Issue: Above are the Federal tax brackets in 1977 (adjusted for inflation) and 2017. Notice any differences? There are three key distinctions that hold the key to creating a more progressive tax code today. First, the top income brackets were taxed over 30% more 40 years ago than they are today. Second, the two tax codes considered very different income groups responsible for paying higher taxes on their income over a certain threshold. Third, 40 years ago we had far more overall tax brackets than we do today.
Further, one of the most overlooked aspects of our tax code is the fact that the federal government gives away over a trillion dollars a year of potential revenue in tax breaks. In 2015, individual tax breaks, most of which go to the richest Americans, cost Congress $1.168 trillion in potential revenue. That’s more money than we spent on every federal healthcare program combined, and enough to pay off our entire national debt in less than two decades if appropriated annually. The GOP’s 2018 budget will blow another $1.5 trillion hole in annual revenue, a transfer of wealth directly to the 1%.
Proposal: It’s time for the individuals who have hoarded the wealth generated in this country for the past 40
years to pay it forward. If Congress is serious about combating income inequality, they must pass progressive tax reform that does several things. First, we must create at least five new tax brackets above the existing ones – separating those who make $418,400 a year from those who make over $750,000 a year, $1 million a year, $5 million, $10 million, and $50 million (with slight variations for couples and heads of household). Additionally, we need to lower the taxable income percentage to 5% (instead of 10%) for the lowest bracket and move upwards, providing tax relief to millions. Annual income over $750,000 per individual will then be taxed at 39.6%, income over $1 million will be taxed at 45%, income over $5 million will be taxed at 50%, income over $10 million will be taxed at 55%, and income over $50 million will be taxed at 60%.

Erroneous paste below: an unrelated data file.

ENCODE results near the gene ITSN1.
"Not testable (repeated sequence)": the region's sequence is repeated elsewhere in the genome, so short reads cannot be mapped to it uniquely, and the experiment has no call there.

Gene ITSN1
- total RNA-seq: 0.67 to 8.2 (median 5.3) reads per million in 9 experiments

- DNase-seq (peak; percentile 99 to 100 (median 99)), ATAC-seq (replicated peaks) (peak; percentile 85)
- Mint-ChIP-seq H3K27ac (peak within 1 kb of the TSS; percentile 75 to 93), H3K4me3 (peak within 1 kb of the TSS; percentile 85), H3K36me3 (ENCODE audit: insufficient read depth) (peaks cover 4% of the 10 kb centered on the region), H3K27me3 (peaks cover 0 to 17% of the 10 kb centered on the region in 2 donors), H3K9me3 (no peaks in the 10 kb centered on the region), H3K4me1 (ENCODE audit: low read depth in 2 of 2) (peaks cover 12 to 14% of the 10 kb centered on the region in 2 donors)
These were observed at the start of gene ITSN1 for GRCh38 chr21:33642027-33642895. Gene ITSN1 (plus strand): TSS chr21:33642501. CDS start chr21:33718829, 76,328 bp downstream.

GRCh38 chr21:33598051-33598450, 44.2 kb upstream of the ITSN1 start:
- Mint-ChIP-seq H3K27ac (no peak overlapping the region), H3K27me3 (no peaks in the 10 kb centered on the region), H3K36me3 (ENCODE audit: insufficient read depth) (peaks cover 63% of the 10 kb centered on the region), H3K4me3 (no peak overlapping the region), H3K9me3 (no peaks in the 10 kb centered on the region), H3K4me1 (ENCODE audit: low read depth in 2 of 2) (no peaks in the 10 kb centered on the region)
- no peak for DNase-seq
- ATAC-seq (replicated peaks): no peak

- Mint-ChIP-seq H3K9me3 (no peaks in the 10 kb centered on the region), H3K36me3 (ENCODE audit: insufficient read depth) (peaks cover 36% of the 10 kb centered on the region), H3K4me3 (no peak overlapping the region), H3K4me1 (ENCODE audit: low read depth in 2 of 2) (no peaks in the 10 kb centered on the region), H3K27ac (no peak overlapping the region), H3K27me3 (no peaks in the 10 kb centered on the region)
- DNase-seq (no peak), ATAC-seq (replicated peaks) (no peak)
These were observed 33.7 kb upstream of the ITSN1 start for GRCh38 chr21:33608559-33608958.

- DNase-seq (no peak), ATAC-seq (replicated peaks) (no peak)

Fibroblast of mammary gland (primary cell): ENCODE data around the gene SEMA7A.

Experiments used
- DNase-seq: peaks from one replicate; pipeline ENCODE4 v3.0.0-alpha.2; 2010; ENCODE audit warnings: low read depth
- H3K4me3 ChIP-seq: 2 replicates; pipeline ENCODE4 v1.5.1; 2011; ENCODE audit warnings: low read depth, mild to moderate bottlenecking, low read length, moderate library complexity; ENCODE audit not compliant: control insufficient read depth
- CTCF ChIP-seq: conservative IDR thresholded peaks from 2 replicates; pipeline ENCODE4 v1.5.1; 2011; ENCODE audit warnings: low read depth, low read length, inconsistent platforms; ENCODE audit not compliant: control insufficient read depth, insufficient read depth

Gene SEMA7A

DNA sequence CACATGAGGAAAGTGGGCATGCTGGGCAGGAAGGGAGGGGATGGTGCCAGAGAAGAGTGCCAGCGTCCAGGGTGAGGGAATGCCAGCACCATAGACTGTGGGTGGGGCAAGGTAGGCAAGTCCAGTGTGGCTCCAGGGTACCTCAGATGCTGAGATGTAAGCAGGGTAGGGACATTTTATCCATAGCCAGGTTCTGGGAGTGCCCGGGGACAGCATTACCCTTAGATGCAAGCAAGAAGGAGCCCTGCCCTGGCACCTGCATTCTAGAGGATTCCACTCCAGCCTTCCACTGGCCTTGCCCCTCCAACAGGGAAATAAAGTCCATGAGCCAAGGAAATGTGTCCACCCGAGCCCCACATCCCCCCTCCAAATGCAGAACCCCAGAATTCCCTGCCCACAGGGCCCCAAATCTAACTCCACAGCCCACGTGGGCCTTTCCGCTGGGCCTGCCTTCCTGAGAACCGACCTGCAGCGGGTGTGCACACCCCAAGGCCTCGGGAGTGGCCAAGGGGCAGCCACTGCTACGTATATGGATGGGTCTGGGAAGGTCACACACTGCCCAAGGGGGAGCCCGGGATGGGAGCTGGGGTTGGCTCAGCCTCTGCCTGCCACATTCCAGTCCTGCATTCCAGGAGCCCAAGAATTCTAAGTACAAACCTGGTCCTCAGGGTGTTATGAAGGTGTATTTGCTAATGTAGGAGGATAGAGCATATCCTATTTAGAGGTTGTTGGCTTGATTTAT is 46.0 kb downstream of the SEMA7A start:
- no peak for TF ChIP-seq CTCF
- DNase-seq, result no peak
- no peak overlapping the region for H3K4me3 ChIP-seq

Moreover, we must end tax relief and exemptions for capital gains on long-term investments and qualified dividends. These must be taxed at the standard federal income tax rate. We must also reaffirm our commitment to the estate tax. With this restructuring of our tax code, not only will we be able to ease the burden of taxes on millions of Americans, but we will begin to generate revenue we have missed out on for decades, so that we can increase funding in our federal budget to agencies and programs that most need it as well as pay off the debt that we owe.
Of course, to make a more progressive tax code effective, it must be backed up with a serious enforcement mechanism. That’s why as part of tax reform, Congress must implement air-tight anti-money laundering laws that allocate additional funding to IRS investigators and give the agency the authority to freeze the assets of any individual hiding over $1 million in offshore tax havens until they fully comply with all audit requests.